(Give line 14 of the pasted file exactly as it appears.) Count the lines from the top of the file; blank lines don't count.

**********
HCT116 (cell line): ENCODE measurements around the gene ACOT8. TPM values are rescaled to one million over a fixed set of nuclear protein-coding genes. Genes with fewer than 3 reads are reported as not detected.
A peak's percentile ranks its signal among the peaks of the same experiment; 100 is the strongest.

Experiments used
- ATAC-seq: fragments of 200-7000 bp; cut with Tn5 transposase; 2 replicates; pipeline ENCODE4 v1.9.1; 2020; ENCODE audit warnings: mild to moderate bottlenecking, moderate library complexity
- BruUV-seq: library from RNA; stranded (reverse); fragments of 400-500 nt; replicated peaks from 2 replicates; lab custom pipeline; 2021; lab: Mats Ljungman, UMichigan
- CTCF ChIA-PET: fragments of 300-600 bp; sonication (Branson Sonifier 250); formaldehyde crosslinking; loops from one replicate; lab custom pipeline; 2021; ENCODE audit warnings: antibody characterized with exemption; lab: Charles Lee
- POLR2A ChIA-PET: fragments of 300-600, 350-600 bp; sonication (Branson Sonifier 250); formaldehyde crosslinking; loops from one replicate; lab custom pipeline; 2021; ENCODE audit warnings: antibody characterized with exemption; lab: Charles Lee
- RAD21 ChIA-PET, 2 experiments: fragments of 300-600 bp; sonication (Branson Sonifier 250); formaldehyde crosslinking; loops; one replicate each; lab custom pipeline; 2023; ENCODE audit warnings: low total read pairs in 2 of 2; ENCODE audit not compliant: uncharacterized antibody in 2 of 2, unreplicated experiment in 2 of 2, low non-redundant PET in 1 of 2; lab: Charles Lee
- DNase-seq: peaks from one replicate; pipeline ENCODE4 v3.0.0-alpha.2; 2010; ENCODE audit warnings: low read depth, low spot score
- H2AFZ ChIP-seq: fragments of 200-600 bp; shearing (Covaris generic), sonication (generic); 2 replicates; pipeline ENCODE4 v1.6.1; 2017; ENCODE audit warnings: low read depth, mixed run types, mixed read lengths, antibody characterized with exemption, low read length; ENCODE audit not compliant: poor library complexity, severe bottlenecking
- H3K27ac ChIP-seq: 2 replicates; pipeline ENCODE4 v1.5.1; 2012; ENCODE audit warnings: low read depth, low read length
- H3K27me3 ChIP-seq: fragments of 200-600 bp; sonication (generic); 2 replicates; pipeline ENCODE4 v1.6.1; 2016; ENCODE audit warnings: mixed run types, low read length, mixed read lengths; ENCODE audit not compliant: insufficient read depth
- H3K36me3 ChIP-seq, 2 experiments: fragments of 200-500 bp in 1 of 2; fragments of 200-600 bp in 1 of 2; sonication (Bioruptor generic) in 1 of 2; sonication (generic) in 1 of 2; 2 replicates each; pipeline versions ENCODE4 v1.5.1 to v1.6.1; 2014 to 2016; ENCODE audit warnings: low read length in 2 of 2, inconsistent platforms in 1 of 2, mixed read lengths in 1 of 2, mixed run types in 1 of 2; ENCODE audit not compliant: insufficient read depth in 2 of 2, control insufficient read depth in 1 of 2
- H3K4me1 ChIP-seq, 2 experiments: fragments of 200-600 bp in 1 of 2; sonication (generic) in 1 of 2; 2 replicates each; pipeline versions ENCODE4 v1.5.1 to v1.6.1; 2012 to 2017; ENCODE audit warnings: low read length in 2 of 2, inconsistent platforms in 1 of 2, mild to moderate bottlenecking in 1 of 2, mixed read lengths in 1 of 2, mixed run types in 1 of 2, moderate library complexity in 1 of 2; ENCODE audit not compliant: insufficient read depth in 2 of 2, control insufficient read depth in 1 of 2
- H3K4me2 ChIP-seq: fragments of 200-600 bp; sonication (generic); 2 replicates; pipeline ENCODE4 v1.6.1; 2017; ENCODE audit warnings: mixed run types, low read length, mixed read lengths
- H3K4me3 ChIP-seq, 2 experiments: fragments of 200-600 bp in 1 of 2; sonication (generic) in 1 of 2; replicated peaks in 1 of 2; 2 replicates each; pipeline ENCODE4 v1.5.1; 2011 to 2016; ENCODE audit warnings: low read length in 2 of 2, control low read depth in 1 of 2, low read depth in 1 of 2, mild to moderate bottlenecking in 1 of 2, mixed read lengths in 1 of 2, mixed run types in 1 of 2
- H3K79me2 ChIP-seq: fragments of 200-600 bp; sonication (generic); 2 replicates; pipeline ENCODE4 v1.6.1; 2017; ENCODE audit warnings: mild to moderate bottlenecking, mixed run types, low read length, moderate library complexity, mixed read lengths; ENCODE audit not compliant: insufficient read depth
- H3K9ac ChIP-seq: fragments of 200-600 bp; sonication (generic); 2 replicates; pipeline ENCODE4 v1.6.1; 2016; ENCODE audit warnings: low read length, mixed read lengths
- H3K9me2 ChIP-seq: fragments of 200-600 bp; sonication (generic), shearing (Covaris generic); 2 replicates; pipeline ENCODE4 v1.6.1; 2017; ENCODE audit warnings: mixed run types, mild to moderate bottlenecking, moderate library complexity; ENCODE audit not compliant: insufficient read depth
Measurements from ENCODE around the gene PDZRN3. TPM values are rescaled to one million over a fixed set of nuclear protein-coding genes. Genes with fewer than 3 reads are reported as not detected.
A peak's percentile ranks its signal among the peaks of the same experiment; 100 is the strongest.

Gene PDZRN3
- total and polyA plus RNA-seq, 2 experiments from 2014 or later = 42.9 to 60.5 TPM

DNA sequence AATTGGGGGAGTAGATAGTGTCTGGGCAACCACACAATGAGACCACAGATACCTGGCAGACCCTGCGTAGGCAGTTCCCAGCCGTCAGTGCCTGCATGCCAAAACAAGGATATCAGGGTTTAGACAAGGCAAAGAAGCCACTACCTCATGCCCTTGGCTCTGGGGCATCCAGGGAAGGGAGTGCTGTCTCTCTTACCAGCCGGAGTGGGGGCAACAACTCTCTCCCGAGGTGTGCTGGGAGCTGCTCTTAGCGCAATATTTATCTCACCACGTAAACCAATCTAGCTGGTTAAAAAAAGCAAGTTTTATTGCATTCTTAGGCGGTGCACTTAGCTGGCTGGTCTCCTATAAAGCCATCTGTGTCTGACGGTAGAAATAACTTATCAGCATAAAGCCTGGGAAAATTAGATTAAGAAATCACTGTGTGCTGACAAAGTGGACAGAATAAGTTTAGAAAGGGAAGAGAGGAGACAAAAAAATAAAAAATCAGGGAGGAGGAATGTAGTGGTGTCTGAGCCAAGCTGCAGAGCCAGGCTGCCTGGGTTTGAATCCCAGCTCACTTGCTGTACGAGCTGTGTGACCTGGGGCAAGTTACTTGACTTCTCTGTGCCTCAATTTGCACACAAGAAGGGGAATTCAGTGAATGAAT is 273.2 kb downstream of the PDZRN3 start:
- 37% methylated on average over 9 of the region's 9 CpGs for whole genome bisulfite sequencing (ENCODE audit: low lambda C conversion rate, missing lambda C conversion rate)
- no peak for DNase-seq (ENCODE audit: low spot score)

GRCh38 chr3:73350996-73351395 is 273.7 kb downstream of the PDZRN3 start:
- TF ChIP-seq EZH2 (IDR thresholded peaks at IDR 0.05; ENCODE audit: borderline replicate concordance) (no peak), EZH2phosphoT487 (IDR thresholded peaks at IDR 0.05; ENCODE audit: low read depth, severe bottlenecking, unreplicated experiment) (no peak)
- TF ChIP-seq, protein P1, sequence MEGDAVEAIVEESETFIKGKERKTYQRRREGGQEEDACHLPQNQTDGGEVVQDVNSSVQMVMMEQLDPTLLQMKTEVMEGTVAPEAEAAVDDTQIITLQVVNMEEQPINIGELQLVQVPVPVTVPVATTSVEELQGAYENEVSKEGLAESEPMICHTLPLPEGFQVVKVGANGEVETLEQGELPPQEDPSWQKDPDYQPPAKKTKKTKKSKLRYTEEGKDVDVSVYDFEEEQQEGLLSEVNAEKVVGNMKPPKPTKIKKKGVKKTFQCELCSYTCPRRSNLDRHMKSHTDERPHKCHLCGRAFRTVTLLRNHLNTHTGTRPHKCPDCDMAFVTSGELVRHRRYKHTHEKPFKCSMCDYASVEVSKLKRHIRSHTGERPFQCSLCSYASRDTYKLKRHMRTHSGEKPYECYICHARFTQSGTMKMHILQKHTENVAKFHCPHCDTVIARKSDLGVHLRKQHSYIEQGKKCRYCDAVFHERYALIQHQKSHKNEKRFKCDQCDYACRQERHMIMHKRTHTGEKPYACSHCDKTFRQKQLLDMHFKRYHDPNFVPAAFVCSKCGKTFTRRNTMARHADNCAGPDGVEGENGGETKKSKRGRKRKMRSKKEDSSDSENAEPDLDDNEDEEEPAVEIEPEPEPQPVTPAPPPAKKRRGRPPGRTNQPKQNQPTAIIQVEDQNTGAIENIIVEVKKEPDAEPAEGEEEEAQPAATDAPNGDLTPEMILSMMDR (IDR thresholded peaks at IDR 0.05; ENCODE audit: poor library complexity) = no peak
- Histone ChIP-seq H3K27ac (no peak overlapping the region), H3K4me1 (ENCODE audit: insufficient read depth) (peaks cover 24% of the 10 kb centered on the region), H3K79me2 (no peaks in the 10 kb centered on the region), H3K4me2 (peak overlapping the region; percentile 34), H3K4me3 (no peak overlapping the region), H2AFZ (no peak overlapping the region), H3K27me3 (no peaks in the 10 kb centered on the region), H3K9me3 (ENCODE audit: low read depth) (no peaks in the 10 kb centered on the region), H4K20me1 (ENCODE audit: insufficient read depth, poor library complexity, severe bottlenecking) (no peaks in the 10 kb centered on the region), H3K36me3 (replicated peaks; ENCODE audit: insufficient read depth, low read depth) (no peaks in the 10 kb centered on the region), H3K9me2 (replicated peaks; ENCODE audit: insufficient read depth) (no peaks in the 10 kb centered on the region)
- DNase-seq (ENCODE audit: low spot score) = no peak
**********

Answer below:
- H3K4me1 ChIP-seq, 2 experiments: fragments of 200-600 bp in 1 of 2; sonication (generic) in 1 of 2; 2 replicates each; pipeline versions ENCODE4 v1.5.1 to v1.6.1; 2012 to 2017; ENCODE audit warnings: low read length in 2 of 2, inconsistent platforms in 1 of 2, mild to moderate bottlenecking in 1 of 2, mixed read lengths in 1 of 2, mixed run types in 1 of 2, moderate library complexity in 1 of 2; ENCODE audit not compliant: insufficient read depth in 2 of 2, control insufficient read depth in 1 of 2